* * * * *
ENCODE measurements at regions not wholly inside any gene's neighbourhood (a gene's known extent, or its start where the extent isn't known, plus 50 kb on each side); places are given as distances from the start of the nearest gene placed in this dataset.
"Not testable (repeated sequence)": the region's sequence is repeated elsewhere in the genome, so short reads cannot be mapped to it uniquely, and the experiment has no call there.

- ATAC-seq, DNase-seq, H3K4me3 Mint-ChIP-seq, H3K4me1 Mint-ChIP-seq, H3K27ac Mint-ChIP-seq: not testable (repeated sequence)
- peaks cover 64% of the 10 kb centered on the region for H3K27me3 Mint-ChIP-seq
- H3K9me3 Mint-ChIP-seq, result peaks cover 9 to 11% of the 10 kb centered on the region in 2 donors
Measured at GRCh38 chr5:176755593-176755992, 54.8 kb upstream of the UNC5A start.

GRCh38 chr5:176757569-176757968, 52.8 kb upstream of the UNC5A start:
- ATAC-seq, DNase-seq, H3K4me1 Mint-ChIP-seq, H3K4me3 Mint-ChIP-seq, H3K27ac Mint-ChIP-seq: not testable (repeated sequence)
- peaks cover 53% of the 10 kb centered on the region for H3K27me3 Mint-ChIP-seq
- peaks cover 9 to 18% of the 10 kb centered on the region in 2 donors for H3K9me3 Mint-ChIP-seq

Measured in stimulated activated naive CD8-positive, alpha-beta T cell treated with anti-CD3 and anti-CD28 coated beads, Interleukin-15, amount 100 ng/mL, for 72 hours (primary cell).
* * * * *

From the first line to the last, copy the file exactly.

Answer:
ENCODE measurements at regions not wholly inside any gene's neighbourhood (a gene's known extent, or its start where the extent isn't known, plus 50 kb on each side); places are given as distances from the start of the nearest gene placed in this dataset.
"Not testable (repeated sequence)": the region's sequence is repeated elsewhere in the genome, so short reads cannot be mapped to it uniquely, and the experiment has no call there.

- ATAC-seq, DNase-seq, H3K4me3 Mint-ChIP-seq, H3K4me1 Mint-ChIP-seq, H3K27ac Mint-ChIP-seq: not testable (repeated sequence)
- peaks cover 64% of the 10 kb centered on the region for H3K27me3 Mint-ChIP-seq
- H3K9me3 Mint-ChIP-seq, result peaks cover 9 to 11% of the 10 kb centered on the region in 2 donors
Measured at GRCh38 chr5:176755593-176755992, 54.8 kb upstream of the UNC5A start.

GRCh38 chr5:176757569-176757968, 52.8 kb upstream of the UNC5A start:
- ATAC-seq, DNase-seq, H3K4me1 Mint-ChIP-seq, H3K4me3 Mint-ChIP-seq, H3K27ac Mint-ChIP-seq: not testable (repeated sequence)
- peaks cover 53% of the 10 kb centered on the region for H3K27me3 Mint-ChIP-seq
- peaks cover 9 to 18% of the 10 kb centered on the region in 2 donors for H3K9me3 Mint-ChIP-seq

Measured in stimulated activated naive CD8-positive, alpha-beta T cell treated with anti-CD3 and anti-CD28 coated beads, Interleukin-15, amount 100 ng/mL, for 72 hours (primary cell).